Inspiration 'Written in Stone'

Some of the national anger with Lance Armstrong has to do with the fact that the inspiration he provided for so many transcended his sport — and that inspiration now seems as fraudulent as every yellow jersey hanging on his wall.

Fortunately, we are blessed here on the Kenai Peninsula with plenty of people from whom we can draw inspiration, people who are battling cancer themselves or supporting a friend or loved one in their fight. Indeed, they are living strong every day of their lives.

The community heard from some of those people last week, when Central Peninsula Hospital hosted its “Written in Stone” event in its new radiation oncology center. People were invited to write an inspirational message on the building’s concrete walls, which will be compiled in book to be given to patients treated there.

Words were written from the heart.

“Keep your smile, laughter, courage and positive attitude during this fight with cancer. Let them always be a part of you.”

“Believe, live every day like you mean it. Believe that anything is possible.”

“Let your faith be bigger than your fear!”

The American Cancer Society estimates that 1.6 million people will be diagnosed with cancer nationwide in 2013, including 3,290 in Alaska. Chances are, we all know someone who has been affected by the disease — friends, coworkers, neighbors, family. We’re glad to see the resources available for cancer treatment in our area expand.

We’re also glad to see that in our community, we can look to those same friends, coworkers, neighbors and family for support and inspiration. And we’re glad that they’re willing to share it.

Though the words from the “Written in Stone” event will eventually be covered during the next phase of construction, we hope the inspiration will remain.

More

Op-ed: Trump won the news conference

Donald Trump should do press conferences more often. Not for the country’s sake, certainly not for the media’s sake, but for his. He really shouldn’t have waited 167-plus days to hold one, because the man gives great sound bite. Although I’ve participated in probably thousands of these staged encounters as a reporter, they’re not my favorite way of getting news — you almost never get any. The guy at the podium controls the proceeding. He can get his message out with little challenge from the assembled journalists who are limited to a question and a follow-up, maybe. Politicians can bob and weave through that without any of us landing a blow. And that’s our job: to penetrate the canned responses to their version of the controversy du jour and get at whatever truth they are hiding. Besides, Trump — who uses contempt for the media as a weapon, his preferred way to discredit reporting that displeases him —has a wonderful forum to do that. At the very least he should hold these confrontations as a supplement to his Twitter tirades. And frequently. It’s his opportunity to hold the media hostage as they cover live his rain of abuse on them.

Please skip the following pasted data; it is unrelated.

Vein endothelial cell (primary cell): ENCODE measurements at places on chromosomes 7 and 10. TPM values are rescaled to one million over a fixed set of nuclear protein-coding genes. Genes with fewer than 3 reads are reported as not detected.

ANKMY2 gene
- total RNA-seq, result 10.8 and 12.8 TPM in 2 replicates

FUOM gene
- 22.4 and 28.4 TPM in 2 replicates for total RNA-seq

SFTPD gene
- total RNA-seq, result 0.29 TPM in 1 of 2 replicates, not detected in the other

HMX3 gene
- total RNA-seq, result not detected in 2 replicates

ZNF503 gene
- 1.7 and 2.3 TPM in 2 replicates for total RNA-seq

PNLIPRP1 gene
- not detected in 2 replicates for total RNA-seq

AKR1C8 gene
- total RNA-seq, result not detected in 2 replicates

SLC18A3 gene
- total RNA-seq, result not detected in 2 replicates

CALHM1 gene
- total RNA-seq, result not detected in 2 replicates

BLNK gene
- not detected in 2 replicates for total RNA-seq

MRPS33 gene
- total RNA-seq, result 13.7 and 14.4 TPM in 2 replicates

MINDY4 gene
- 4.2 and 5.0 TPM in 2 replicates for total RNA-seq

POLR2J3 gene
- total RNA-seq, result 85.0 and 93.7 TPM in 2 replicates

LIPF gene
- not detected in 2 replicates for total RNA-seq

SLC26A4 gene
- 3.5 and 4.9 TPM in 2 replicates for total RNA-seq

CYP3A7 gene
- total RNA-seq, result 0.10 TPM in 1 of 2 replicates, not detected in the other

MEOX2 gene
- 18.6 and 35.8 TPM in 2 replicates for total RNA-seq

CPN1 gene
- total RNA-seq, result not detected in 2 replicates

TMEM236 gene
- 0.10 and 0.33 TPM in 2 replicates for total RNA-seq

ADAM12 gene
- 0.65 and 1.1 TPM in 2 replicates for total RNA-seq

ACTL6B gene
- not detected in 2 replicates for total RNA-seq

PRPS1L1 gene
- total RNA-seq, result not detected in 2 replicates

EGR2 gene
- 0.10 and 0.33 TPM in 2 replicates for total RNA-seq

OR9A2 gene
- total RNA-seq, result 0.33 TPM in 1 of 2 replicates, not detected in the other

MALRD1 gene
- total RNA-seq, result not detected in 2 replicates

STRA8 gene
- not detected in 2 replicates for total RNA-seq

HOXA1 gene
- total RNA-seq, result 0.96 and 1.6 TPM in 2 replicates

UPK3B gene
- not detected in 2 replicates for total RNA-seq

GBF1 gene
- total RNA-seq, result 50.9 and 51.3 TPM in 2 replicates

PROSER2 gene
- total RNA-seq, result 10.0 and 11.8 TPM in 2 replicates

Read more

Good luck in Juneau

The 30th Alaska Legislature gavels in on Tuesday, and we’d like to take a moment to wish our Kenai Peninsula legislators good luck over the coming months in Juneau.

Read more

Ready to weather the storm

If there’s a bright spot in the recent headlines regarding Alaska’s economy, it’s this: on the Kenai Peninsula, the bad news isn’t nearly as bad as it could be.

Read more

Letters to the editor

Chuitna mine threatens Alaska way of life

Read more